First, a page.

Bad Science

Is Child Sexual Abuse on the Rise?

lonely boy with head on knees
Most people think they would step in to protect a child being abused, but psychologists say even well-meaning eyewitnesses can freeze up in these crisis situations. (Image credit: Suzanne Tucker | Shutterstock)

With the stream of accusations of child sexual abuse not losing any gusto lately, from the ever-growing charges against former Penn State football coach Jerry Sandusky to allegations of such behaviors by assistant basketball coach Bernie Fine, it'd be easy to assume a real upsurge in such abuse.

But that may not be the case. 

First, Sandusky was accused of sexually molesting at least eight boys over the past 15 years; he has pleaded not guilty to the more than 40 charges against him.

Then last week Fine of Syracuse University was fired amid accusations of sexual abuse. So far three men, including two former Syracuse ball-boys, have come forward stating that Fine molested them as minors.

Neither Sandusky nor Fine has been found guilty of any crime, but these are only the latest in what seems to be a year filled with news reports about sexual harassment and sexual abuse. Earlier this year an ABC News investigation revealed that USA Swimming (the governing body for the sport up to and including the U.S. Olympic team) has banned for life nearly 40 swimming coaches over the last decade because of sexual misconduct. [Child Abuse: Why People Look the Other Way]

So what's going on?

According to the nation's top experts, children are actually safer from physical and sexual abuse than they have been for decades. A National Incidence Study of Child Abuse and Neglect issued by the Department of Health and Human Services found that both physical and sexual abuse of children have dropped significantly over the past 20 years: From 2005 to 2006, an estimated 553,000 children suffered physical, sexual or emotional abuse, down 26 percent from the estimated 743,200 abuse victims in 1993. And between 1993 and 2005, the number of sexually abused children dropped 38 percent, while number of children who experienced physical abuse fell by 15 percent and those who were emotionally abused declined by 27 percent.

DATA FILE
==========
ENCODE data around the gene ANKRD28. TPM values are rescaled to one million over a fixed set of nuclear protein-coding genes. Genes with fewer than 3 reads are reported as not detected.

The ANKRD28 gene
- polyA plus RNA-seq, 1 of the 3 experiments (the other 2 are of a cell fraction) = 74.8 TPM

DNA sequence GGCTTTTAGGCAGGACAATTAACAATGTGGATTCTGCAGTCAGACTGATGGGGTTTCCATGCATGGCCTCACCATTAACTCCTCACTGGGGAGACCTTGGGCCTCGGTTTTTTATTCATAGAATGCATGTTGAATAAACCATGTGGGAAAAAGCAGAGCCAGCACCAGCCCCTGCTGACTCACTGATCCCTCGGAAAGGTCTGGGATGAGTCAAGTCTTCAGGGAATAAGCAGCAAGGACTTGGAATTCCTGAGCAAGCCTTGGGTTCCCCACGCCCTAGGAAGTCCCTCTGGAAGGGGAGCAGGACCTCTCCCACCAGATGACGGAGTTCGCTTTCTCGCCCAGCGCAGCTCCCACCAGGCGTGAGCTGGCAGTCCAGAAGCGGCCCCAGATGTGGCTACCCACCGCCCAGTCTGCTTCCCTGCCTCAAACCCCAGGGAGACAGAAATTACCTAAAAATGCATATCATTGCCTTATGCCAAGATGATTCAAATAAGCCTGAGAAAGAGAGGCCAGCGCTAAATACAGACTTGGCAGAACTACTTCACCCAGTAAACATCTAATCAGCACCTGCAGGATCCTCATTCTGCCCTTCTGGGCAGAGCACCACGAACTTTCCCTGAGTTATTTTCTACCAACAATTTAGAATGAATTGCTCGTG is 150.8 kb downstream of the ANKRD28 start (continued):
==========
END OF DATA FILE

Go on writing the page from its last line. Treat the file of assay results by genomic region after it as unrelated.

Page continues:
In fact, incidence of sexual abuse of children began to drop two decades ago, according to Dr. David Finkelhor, director of the Crimes Against Children Research Center at the University of New Hampshire.

In his book "Childhood Victimization: Violence, Crime and Abuse in the Lives of Young People" (Oxford 2008), Dr. Finkelhor notes, "The child victimization declines of the 1990s were something new, and not simply the extension of trend lines from the past. For example, available data on child abuse show strong increases in all forms of maltreatment from the mid-1970s into the 1990s. After a short plateau, the sexual abuse decline seemed to start in 1992, and the physical abuse decline gained momentum after 1996. Many analysts did not interpret the earlier rise as necessarily indicative of a real increase in child maltreatment but rather as the result of a new public and professional mobilization to identify and report cases. But some data suggested real increases in the 1980s."

Overall, Dr. Finkelhor told, "There is very little evidence that child sexual abuse is on the rise in the U.S., and considerable evidence that it is declining, including data from law enforcement, child protection and surveys of victims themselves." He added that though the prevalence of child sexual abuse worldwide is hard to assess, "there are some indicators of decline in other countries such as Canada and the United Kingdom."

Many of the recent accusations of sexual abuse date back many years; just because the public is hearing more about it now doesn't mean that it's on the increase. Thus while the barrage of news reports about sexual abuse of children may make parents fearful, the reality is that kids today are safer than ever.

Causes of the drop in child sexual abuse are complex and not completely understood. Some experts point out that the overall crime rate dropped significantly during the same time, and that child abuse rates fell along with murder and assault rates. Other analyses credit the economic prosperity of the 1980s and 1990s as improving overall social conditions, while still others note that tougher penalties for sex crimes led to higher numbers of offenders being jailed. It's also likely that greater social awareness of child abuse through television news (and even Hollywood films such as "Mystic River") resulted in parents taking more precautions for their children's safety. Like most social problems, there's no simple answer.

Benjamin Radford is deputy editor of Skeptical Inquirer science magazine and author of Media Mythmakers: How Journalists, Activists, and Advertisers Mislead Us. His Web site is

Benjamin Radford
Live Science Contributor
Benjamin Radford is the Bad Science columnist for Live Science. He covers pseudoscience, psychology, urban legends and the science behind "unexplained" or mysterious phenomenon. Ben has a master's degree in education and a bachelor's degree in psychology. He is deputy editor of Skeptical Inquirer science magazine and has written, edited or contributed to more than 20 books, including "Scientific Paranormal Investigation: How to Solve Unexplained Mysteries," "Tracking the Chupacabra: The Vampire Beast in Fact, Fiction, and Folklore" and “Investigating Ghosts: The Scientific Search for Spirits,” out in fall 2017. His website is